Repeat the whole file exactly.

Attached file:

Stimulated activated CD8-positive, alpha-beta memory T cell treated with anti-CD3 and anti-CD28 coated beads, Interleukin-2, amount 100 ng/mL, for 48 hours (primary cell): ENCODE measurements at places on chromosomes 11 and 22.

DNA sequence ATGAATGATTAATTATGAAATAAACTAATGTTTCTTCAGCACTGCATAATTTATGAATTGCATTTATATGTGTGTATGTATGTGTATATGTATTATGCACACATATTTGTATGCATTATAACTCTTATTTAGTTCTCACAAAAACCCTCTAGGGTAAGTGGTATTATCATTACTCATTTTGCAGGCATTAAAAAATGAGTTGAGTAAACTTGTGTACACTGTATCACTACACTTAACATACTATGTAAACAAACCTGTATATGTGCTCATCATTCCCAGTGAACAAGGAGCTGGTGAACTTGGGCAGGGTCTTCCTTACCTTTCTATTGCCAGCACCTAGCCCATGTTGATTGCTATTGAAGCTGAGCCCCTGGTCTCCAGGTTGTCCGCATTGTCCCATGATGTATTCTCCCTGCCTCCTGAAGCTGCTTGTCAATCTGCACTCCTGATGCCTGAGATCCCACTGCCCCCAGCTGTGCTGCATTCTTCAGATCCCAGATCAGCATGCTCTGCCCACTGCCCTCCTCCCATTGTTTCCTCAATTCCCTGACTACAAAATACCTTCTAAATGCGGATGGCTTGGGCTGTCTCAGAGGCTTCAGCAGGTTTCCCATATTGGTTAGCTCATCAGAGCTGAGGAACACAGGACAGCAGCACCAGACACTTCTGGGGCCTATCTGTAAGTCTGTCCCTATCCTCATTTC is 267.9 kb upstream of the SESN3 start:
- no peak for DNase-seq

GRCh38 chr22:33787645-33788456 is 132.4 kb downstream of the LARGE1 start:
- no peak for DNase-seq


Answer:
Stimulated activated CD8-positive, alpha-beta memory T cell treated with anti-CD3 and anti-CD28 coated beads, Interleukin-2, amount 100 ng/mL, for 48 hours (primary cell): ENCODE measurements at places on chromosomes 11 and 22.

DNA sequence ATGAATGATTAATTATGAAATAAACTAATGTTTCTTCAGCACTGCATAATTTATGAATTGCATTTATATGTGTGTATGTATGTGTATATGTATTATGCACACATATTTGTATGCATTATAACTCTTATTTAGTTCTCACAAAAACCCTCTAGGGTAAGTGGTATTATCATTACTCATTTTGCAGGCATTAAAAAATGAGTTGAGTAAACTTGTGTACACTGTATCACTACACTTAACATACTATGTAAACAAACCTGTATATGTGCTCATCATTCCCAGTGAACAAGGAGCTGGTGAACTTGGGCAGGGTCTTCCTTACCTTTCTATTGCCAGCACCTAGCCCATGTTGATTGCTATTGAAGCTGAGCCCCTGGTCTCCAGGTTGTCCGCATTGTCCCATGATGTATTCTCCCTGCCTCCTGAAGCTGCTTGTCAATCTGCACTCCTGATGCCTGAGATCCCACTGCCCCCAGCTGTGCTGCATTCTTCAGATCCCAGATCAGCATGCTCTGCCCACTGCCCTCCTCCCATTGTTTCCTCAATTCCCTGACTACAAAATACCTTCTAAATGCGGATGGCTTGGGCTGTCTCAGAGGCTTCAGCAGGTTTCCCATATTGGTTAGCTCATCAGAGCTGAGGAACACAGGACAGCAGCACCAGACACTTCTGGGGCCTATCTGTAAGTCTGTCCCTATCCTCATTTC is 267.9 kb upstream of the SESN3 start:
- no peak for DNase-seq

GRCh38 chr22:33787645-33788456 is 132.4 kb downstream of the LARGE1 start:
- no peak for DNase-seq